Recently, scientists for the first time have spotted a Moon-Forming Region around a planet beyond our solar system (Exoplanet).
- An exoplanet or extrasolar planet is a planet outside the Solar System. The first confirmation of detection of exoplanets occurred in 1992. More than 4,400 exoplanets have been discovered till now.
- Exoplanets are very hard to see directly with telescopes. They are hidden by the bright glare of the stars they orbit. So, astronomers use other ways to detect and study exoplanets such as looking at the effects these planets have on the stars they orbit.
- Scientists detected a disc of swirling material accumulating around two exoplanets seen orbiting a young star called PDS 70.
- PDS 70 is located a relatively close 370 light years from Earth.
- A light year is the distance light travels in a year, about 9.5 trillion km.
- It is called a circumplanetary disc, and it is from these that moons are born. The disc around PDS 70c (The Exoplanet), with a diameter about equal to the distance of the Earth to the sun, possesses enough mass to produce up to three moons the size of Earth’s moon.
- PDS 70c orbits its star at 33 times the distance of the Earth from the sun, similar to the planet Neptune in our solar system.
- The orange-coloured star PDS 70, roughly the same mass as our Sun, is about 5 million years old. The two planets are even younger. Both planets are similar (although larger) to Jupiter, a gas giant.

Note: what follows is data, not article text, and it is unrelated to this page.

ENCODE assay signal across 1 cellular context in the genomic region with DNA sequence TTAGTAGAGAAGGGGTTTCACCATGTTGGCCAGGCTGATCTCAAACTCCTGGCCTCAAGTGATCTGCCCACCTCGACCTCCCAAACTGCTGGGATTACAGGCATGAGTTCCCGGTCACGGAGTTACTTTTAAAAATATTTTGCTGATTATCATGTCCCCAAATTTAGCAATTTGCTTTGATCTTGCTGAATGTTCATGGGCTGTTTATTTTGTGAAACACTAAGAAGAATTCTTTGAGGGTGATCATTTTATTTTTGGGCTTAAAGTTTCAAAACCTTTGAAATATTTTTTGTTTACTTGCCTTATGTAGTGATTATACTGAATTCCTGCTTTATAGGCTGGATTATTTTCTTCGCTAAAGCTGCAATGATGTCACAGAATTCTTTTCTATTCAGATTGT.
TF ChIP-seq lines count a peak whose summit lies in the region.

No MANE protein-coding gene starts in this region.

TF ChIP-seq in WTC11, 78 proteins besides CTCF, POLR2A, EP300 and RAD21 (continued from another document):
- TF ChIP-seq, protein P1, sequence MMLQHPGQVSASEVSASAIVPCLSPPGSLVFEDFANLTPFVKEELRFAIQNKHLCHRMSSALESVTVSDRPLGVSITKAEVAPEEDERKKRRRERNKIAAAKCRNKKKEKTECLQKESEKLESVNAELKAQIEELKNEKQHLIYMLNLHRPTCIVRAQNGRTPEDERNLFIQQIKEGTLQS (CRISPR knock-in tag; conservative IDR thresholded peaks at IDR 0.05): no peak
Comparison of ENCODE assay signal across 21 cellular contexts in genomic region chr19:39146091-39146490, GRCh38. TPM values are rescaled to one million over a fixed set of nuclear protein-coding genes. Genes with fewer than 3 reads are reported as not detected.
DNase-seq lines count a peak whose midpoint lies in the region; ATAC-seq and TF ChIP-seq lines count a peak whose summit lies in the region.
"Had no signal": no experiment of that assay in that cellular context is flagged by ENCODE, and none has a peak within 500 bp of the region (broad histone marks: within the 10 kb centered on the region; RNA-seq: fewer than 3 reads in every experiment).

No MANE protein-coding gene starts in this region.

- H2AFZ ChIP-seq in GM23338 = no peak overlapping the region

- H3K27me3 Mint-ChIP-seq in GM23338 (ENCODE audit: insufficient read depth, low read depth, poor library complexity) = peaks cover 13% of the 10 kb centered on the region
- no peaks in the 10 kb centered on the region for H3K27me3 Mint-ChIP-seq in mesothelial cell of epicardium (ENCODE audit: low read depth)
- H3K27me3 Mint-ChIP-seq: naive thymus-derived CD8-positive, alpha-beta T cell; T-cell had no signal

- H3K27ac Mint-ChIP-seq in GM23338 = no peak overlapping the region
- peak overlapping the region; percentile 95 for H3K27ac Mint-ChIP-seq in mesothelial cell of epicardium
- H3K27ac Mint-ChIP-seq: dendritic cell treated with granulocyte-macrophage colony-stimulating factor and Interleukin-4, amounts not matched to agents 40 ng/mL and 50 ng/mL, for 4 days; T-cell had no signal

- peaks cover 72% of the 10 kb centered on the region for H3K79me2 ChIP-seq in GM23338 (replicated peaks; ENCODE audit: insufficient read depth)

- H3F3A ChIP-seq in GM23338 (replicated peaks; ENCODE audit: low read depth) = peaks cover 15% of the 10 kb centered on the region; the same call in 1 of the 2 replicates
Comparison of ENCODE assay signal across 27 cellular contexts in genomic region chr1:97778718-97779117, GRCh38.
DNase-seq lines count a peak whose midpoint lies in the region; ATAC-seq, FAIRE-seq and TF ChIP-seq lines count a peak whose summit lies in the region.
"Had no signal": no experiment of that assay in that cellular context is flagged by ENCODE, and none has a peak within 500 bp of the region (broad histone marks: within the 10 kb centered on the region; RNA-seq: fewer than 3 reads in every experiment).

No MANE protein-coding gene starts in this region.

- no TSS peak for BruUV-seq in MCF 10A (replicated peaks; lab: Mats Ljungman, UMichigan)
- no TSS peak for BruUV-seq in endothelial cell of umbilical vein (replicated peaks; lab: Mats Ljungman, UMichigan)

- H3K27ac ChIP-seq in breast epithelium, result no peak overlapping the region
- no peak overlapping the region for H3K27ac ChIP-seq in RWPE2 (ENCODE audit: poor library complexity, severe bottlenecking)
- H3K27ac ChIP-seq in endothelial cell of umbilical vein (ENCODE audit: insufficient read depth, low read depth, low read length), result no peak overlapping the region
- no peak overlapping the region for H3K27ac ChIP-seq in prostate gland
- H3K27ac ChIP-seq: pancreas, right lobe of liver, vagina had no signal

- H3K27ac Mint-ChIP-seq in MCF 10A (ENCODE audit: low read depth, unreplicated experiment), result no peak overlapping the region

- It was around one of the two planets, called PDS 70c, that a moon-forming disc was observed.
- Both planets are still in their youth and are at a dynamic stage in which they are still acquiring their atmospheres.
- They used the Atacama Large Millimeter/submillimeter Array (ALMA) observatory in Chile’s Atacama desert. It is the most complex astronomical observatory ever built on Earth.
- Teams from North America, East Asia, and Europe merged projects to develop this breakthrough scientific instrument.
- It uses 66 high-precision dish antennas of two sizes: 54 of them are 12 meters across and 12 of them are 7 meters across.
- Core accretion occurs from the collision and coagulation of solid particles into gradually larger bodies until a massive enough planetary embryo is formed (10-20 Earth masses) to accrete a gaseous envelope.
- In this scenario, small dust grains, coated in ice, gradually grow to larger and larger sizes through successive collisions with other grains.
- This continues until the grains have grown to a size of a planetary core, at which point the young planet has a strong enough gravitational potential to accrete gas which will form its atmosphere.
- Some nascent planets attract a disc of material around them, with the same process that gives rise to planets around a star leading to the formation of moons around planets.
SOURCE: THE HINDU,THE ECONOMIC TIMES,MINT